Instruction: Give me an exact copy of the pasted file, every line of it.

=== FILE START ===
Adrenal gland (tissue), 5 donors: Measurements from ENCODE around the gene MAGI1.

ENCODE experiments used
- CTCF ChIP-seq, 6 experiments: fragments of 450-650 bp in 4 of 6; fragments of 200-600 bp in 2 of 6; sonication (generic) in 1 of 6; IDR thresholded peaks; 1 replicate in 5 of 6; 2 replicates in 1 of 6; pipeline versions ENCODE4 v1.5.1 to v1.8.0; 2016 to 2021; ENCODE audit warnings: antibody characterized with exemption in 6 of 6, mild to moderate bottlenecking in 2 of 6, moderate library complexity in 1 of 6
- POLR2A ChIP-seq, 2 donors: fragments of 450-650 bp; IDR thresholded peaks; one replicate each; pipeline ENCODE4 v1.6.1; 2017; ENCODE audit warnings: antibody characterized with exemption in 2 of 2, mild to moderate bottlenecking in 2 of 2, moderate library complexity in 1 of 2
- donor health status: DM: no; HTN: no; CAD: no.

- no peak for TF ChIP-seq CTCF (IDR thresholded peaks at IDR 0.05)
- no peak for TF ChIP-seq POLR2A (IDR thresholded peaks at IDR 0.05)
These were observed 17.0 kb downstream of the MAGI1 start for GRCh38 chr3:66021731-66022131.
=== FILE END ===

Adrenal gland (tissue), 5 donors: Measurements from ENCODE around the gene MAGI1.

ENCODE experiments used
- CTCF ChIP-seq, 6 experiments: fragments of 450-650 bp in 4 of 6; fragments of 200-600 bp in 2 of 6; sonication (generic) in 1 of 6; IDR thresholded peaks; 1 replicate in 5 of 6; 2 replicates in 1 of 6; pipeline versions ENCODE4 v1.5.1 to v1.8.0; 2016 to 2021; ENCODE audit warnings: antibody characterized with exemption in 6 of 6, mild to moderate bottlenecking in 2 of 6, moderate library complexity in 1 of 6
- POLR2A ChIP-seq, 2 donors: fragments of 450-650 bp; IDR thresholded peaks; one replicate each; pipeline ENCODE4 v1.6.1; 2017; ENCODE audit warnings: antibody characterized with exemption in 2 of 2, mild to moderate bottlenecking in 2 of 2, moderate library complexity in 1 of 2
- donor health status: DM: no; HTN: no; CAD: no.

- no peak for TF ChIP-seq CTCF (IDR thresholded peaks at IDR 0.05)
- no peak for TF ChIP-seq POLR2A (IDR thresholded peaks at IDR 0.05)
These were observed 17.0 kb downstream of the MAGI1 start for GRCh38 chr3:66021731-66022131.